Acoustic Emissions During Indentation Tests

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ACOUSTIC EMISSIONS DURING INDENTATION TESTS T P Weihs*, C W Lawrence*, B Derby*, C B Scruby** and J B Pethica* *Department of Materials, Parks Rd, Oxford, OXI 3PH, UK **also at National NDT Centre, AEA Technology, Harwell Laboratory, UK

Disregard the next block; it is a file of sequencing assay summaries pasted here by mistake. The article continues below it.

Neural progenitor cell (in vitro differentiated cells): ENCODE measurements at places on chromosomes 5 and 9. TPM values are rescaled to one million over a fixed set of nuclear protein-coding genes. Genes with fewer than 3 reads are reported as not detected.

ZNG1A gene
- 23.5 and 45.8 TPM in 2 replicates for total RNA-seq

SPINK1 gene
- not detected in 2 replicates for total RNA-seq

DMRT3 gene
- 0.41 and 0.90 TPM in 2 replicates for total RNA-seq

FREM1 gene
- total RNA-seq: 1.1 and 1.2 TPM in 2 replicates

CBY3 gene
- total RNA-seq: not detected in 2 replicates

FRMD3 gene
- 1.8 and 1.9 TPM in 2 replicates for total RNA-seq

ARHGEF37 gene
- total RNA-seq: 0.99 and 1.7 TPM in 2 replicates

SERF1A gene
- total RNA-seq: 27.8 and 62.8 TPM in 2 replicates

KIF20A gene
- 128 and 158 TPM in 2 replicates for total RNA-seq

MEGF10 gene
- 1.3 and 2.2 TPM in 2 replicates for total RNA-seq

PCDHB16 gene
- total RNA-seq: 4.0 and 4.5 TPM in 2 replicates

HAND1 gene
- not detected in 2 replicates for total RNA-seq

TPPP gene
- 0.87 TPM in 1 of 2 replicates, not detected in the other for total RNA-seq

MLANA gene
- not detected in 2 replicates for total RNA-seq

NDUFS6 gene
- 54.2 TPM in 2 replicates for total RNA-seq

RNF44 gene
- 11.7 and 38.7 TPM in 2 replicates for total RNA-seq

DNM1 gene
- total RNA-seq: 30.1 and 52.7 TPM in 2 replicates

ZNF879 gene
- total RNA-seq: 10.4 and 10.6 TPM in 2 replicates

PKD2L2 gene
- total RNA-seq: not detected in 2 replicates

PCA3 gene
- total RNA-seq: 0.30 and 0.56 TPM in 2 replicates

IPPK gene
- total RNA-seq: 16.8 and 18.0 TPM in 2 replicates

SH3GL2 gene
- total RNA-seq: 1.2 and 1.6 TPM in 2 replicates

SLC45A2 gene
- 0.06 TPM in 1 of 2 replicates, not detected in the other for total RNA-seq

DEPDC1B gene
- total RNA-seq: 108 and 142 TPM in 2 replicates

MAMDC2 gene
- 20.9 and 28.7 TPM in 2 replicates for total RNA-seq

ABSTRACT When a hard tip ixdents a sample, cracking, delamination and plasticity can all produce acoustic signals in the form of elastic waves. This paper describes how these acoustic emissions (AE) can be monitored using piezoelectric elements and a load-controlled indentation instrument. Signals emitted from thin films and bulk materials are shown and they are correlated with distinct jumps in displacement of the indenter tip. The benefits and difficulties of different methods of monitoring the emissions are also considered. INTRODUCTION The technique of acoustic emission has been used as a non-destructive means for monitoring both fracture and plastic deformation in materials [1]. As a crack grows or dislocations glide in a sample, energy can be dissipated in the form of elastic waves. These waves are generated by sudden changes in stress and in displacement that accompany the deformation. If the release of energy is sufficiently large and rapid, then elastic waves in the ultrasonic frequency regime will be generated and it is possible to detect them using piezoelectric transducers. Typically, AE tests are performed on large, macroscopic specimens [1]. However, if one produces crack growth or dislocation motion using a Nanoindenter [2], then deformation can be localized to volumes less than 1000 11m 3 . In this case, the AE signals that are recorded can be correlated with the motion of particular defects. Furthermore, since the instrument is force controlled, it provides a rough measure of the changes in potential energy accompanying the growth of the defects. For example, as a crack extends suddenly under the applied indentation force, the indenter tip may jump sharply downwards. The product of this displacement and the applied force approximates the potential energy lost. The rate at which energy is released by the defect can be approximated by the rise time of the AE signal [1]. The faster the release, the smaller the rise time and the sharper the signal. During this initial study, the rate and energy of defect motion has been observed in a variety of systems. The formation of radial and lateral cracks in silicon and glass, the delamination of nickel films from substrates, the debonding of ceramic fibres and the generation and propagation of dislocations in single crystal tungsten have all been investigated. These studies will be presented and some of the benefits and difficulties of these tests will be reviewed. EXPERIMENTAL PROCEDURE All samples were indented with a high load Nanoindenter [2] and the acoustic emissions were measured using a commercial piezoelectric transducer and two Tektronix digital storage oscilloscopes connected in series (Figure 1). The new Nanoindenter, with its increased force capability of 10 N, offered the ability to monitor cracking and debonding